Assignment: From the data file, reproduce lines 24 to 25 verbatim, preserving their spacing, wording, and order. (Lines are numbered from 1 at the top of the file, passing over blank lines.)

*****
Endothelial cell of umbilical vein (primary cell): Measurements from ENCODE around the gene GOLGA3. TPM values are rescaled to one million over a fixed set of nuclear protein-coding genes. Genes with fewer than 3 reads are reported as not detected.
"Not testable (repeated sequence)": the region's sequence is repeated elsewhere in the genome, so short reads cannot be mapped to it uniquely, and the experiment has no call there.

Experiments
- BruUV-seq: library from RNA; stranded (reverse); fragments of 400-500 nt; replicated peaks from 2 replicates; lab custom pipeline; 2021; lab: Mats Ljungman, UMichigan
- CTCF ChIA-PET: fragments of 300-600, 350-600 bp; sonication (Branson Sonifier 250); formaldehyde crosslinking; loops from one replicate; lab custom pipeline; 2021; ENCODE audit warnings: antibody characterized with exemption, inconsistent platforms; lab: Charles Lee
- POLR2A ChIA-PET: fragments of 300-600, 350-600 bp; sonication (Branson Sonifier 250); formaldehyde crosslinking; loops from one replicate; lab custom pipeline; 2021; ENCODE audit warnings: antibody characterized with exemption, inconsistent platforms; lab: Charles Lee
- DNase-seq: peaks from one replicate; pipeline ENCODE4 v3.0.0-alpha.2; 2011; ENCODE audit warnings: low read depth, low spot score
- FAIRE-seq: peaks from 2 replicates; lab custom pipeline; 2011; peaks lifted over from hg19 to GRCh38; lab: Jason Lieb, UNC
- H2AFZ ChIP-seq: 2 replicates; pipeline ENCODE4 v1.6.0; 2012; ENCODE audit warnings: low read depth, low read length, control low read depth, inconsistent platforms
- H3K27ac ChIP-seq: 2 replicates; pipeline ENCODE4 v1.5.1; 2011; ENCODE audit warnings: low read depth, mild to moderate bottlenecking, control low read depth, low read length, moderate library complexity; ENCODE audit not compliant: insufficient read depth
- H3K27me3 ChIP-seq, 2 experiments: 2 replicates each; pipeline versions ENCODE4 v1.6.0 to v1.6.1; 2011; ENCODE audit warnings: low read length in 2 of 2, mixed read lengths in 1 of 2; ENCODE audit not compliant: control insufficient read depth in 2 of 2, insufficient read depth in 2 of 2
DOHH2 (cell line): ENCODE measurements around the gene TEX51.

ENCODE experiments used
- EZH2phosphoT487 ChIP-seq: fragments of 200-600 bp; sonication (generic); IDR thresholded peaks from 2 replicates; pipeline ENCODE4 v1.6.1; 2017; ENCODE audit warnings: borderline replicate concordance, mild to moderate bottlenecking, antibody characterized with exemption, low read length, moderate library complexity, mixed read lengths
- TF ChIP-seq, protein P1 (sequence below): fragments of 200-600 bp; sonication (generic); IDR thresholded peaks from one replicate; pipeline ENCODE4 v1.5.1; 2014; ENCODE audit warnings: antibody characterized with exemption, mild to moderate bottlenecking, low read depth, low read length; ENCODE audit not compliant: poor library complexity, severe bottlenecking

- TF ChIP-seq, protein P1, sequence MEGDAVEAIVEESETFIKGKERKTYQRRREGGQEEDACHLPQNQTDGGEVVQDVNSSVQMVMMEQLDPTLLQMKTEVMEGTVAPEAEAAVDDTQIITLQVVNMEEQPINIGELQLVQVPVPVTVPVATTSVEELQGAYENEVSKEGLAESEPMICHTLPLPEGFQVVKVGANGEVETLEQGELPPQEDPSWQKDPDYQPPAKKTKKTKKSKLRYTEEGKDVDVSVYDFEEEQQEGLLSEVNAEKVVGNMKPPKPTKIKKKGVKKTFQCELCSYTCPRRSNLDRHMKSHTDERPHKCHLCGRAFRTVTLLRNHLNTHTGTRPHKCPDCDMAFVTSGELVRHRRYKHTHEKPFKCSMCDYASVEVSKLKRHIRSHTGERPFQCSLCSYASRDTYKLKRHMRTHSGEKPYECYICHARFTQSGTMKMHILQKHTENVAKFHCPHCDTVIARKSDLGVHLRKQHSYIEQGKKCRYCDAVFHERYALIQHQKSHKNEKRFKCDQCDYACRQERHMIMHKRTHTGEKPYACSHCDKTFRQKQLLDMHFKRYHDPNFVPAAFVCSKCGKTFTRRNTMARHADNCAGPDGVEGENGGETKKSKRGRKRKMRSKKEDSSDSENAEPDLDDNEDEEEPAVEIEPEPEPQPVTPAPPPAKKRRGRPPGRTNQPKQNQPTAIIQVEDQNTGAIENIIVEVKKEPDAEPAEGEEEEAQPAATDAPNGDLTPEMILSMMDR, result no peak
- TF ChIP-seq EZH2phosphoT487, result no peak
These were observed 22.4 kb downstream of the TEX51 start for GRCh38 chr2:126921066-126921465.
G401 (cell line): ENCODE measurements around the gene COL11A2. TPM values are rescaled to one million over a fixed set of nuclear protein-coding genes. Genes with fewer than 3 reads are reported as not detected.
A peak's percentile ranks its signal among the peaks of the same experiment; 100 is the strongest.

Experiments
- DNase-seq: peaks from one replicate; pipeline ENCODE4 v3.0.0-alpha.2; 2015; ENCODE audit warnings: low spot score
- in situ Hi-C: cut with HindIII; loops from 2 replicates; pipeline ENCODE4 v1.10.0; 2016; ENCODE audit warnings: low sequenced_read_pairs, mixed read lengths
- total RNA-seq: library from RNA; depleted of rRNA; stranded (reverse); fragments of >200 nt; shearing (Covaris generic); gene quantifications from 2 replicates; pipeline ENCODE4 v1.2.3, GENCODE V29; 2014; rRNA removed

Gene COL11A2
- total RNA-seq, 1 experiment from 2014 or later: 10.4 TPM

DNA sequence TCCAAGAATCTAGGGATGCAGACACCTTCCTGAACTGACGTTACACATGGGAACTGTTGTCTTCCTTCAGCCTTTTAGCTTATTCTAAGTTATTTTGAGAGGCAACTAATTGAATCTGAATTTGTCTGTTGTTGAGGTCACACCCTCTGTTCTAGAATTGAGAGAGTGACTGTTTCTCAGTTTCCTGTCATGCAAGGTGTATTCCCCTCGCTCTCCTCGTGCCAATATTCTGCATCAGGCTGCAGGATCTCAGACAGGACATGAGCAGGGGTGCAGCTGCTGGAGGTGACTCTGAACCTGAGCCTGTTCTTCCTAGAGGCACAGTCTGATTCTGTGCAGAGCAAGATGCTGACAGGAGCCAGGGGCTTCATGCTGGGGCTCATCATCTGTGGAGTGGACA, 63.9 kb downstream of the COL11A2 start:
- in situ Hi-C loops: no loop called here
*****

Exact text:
- total RNA-seq: library from RNA; depleted of rRNA; stranded (reverse); fragments of >200 nt; shearing (Covaris generic); gene quantifications from 2 replicates; pipeline ENCODE4 v1.2.3, GENCODE V29; 2014; rRNA removed

Gene COL11A2